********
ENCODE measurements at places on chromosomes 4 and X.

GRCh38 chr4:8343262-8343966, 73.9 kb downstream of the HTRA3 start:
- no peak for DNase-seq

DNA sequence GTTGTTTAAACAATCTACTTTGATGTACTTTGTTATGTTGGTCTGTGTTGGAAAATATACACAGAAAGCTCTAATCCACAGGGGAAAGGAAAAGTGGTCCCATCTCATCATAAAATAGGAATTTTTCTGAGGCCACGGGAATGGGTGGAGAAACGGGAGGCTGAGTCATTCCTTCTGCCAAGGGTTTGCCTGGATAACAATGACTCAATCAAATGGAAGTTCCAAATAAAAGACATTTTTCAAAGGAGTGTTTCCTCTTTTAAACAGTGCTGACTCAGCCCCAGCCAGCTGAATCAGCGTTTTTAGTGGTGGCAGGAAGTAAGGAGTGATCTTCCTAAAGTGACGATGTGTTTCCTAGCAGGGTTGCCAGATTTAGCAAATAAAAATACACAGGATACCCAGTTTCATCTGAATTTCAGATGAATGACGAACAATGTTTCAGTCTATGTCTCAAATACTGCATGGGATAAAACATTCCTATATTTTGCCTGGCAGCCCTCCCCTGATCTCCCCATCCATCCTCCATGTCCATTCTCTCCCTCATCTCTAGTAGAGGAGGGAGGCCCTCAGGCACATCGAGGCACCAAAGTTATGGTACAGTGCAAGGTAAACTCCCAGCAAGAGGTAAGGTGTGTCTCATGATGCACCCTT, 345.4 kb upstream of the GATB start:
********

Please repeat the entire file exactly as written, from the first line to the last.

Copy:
ENCODE measurements at places on chromosomes 4 and X.

GRCh38 chr4:8343262-8343966, 73.9 kb downstream of the HTRA3 start:
- no peak for DNase-seq

DNA sequence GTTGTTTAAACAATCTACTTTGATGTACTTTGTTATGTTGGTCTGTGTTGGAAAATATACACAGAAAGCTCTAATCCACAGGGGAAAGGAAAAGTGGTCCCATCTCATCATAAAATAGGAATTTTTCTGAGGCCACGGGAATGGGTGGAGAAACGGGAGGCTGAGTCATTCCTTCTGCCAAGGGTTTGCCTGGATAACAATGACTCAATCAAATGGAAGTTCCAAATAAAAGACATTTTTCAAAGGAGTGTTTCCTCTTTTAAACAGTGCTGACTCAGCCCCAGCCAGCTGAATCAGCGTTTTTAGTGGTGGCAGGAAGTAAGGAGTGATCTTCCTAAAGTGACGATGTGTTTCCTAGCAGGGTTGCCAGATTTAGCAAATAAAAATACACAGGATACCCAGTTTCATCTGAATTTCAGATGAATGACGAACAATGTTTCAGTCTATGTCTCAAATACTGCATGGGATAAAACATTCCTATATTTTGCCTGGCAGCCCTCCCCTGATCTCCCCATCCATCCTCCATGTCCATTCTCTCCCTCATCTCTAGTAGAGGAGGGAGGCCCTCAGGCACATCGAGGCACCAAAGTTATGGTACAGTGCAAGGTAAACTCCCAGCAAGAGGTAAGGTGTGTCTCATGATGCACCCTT, 345.4 kb upstream of the GATB start: